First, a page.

A soil moisture sensor-based automated irrigation system was trialed in a commercial floriculture greenhouse to determine what benefits these types of systems may offer to herbaceous ornamental producers. Water use, crop quality and growth, and grower behavior toward adoption of the new technology were monitored, when all decision making related to system operation was carried out by the grower. Two cultivars of poinsettia (Euphorbia ×pulcherrima) and three cultivars of geranium (Pelargonium ×hortorum) were produced in side-by-side trials over the course of 2 years while comparing grower-controlled, sensor-based automated irrigation with traditional grower-managed (timer-based) irrigation. Plant quality was equivalent between irrigation treatments across all five trials. Differences in plant size were noted in four of the five trials between irrigation treatments, but in all instances these differences were not judged by the commercial grower to impact marketability of the crop. No reductions in irrigation water use were noted with the sensor-based irrigation system, which differed from previous research using this technology in ornamental production. Over the course of 2 years, the number of plants produced using sensor-based irrigation control was scaled up, indicating increasing confidence in, and adoption of, the technology. Managers at the facility found that sensor-based irrigation facilitated reallocation of labor from irrigation management, which was especially valuable during peak production and shipping periods. The payback period calculated from labor savings would be roughly 1.5 years if the sensor-based irrigation system was implemented throughout the facility.

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Myung-Min Oh, Edward E. Carey, and C.B. Rajashekar

In a growth chamber study, lettuce (Lactuca sativa) plants were used to evaluate the effects of water deficits on health-promoting phytochemicals with antioxidant properties. Lettuce plants were treated with water stress by withholding water once at 6 weeks after sowing for 2 days or multiple times at 4 weeks for 4 days, at 5 weeks for 3 days, and at 6 weeks for 2 days. Water stress increased the total phenolic concentration and antioxidant capacity in lettuce. Young seedlings, 7 days after germination, had the highest total phenolic concentration and antioxidant capacity, and also, younger plants were typically more responsive to water stress treatments in accumulating the antioxidants than older plants. Phenylalanine ammonia lyase and γ-tocopherol methyltransferase genes, involved in the biosynthesis of phenolic compounds and vitamin E, respectively, were activated in response to water stress, although no activation of L-galactose dehydrogenase was detected. Lettuce plants subjected to multiple water stress treatments accumulated significant amounts of chicoric acid compared with the control plants. Although the increase in antioxidant activity in water stress-treated plants at harvest was not as great as in young seedlings, it was significantly higher than the control. One-time water stress treatment of lettuce at the time of harvest did not result in any adverse effect on plant growth. Thus, these results show that mild water stress in lettuce applied just before harvest can enhance its crop quality with regard to its phytochemical concentration without any significant adverse effect on its growth or yield.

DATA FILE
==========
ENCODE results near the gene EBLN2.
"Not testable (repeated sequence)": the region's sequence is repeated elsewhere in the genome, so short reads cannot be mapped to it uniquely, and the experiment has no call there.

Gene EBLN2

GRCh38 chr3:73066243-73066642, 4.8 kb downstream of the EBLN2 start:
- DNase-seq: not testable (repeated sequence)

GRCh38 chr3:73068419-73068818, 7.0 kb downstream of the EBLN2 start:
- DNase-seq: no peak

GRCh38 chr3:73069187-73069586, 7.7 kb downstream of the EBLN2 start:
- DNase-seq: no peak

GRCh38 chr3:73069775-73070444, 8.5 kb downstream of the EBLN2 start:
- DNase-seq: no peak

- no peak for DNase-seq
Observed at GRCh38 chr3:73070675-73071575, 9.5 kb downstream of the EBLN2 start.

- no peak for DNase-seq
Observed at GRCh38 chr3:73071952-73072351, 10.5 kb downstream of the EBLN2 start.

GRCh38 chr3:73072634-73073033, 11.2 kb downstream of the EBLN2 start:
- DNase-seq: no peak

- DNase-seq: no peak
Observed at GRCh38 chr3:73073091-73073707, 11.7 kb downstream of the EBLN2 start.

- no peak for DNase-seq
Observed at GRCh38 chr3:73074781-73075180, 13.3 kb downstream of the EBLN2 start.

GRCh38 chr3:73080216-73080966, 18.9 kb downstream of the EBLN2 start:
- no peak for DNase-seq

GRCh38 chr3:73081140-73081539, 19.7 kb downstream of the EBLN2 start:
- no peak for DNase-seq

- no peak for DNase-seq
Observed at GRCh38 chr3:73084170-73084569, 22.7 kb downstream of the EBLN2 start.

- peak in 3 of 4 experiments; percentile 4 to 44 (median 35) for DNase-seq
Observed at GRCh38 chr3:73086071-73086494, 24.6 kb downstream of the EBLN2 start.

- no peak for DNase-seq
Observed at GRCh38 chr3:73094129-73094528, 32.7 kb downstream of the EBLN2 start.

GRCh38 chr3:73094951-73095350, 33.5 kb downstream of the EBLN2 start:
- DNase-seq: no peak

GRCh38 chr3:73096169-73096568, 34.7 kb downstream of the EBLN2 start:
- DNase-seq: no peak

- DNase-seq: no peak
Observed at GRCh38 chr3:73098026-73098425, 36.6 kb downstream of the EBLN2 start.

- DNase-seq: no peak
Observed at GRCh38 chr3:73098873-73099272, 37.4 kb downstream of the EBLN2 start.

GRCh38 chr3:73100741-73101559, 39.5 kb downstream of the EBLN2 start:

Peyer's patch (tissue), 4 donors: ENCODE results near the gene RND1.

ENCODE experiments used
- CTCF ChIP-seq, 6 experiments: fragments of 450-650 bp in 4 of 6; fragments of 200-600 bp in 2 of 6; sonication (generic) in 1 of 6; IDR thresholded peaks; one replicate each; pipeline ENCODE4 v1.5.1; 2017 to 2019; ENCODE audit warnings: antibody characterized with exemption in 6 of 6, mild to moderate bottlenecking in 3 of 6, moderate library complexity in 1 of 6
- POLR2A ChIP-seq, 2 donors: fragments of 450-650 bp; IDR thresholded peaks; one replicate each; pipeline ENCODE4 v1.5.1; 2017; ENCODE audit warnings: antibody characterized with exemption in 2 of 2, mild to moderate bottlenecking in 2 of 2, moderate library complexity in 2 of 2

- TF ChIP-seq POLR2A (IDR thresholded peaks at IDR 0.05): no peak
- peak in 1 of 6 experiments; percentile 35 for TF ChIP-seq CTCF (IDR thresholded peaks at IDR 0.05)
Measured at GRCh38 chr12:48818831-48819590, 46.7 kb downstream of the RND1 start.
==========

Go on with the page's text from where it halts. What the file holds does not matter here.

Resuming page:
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Paul R. Fisher, Royal D. Heins, Niels Ehler, Poul Karlsen, Michael Brogaard, and J. Heinrich Lieth

Commercial production of Easter lily (Lilium longiflorum Thunb.) requires precise temperature control to ensure that the crop flowers in time for Easter sales. The objective of this project was to develop and validate a greenhouse decision-support system (DSS) for producing Easter lily to predetermined height and flower date specifications. Existing developmental models were integrated with a knowledge-based system in a DSS to provide temperature recommendations optimized for Easter lily scheduling and height control. Climate data are automatically recorded in real time by linking the DSS to a greenhouse climate control computer. Set point recommendations from the DSS can be manually set or automatically implemented in real time. Potential benefits of the project include improved crop quality and the transfer, validation, and integration of research-based models. The DSS was implemented at several research and commercial locations during the 1994 Easter lily season. DSS recommendations were compared with the strategies of experienced growers. The system design, implementation, production results, quality of recommendations, and potential are discussed.

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Laurie Hodges and James R. Brandle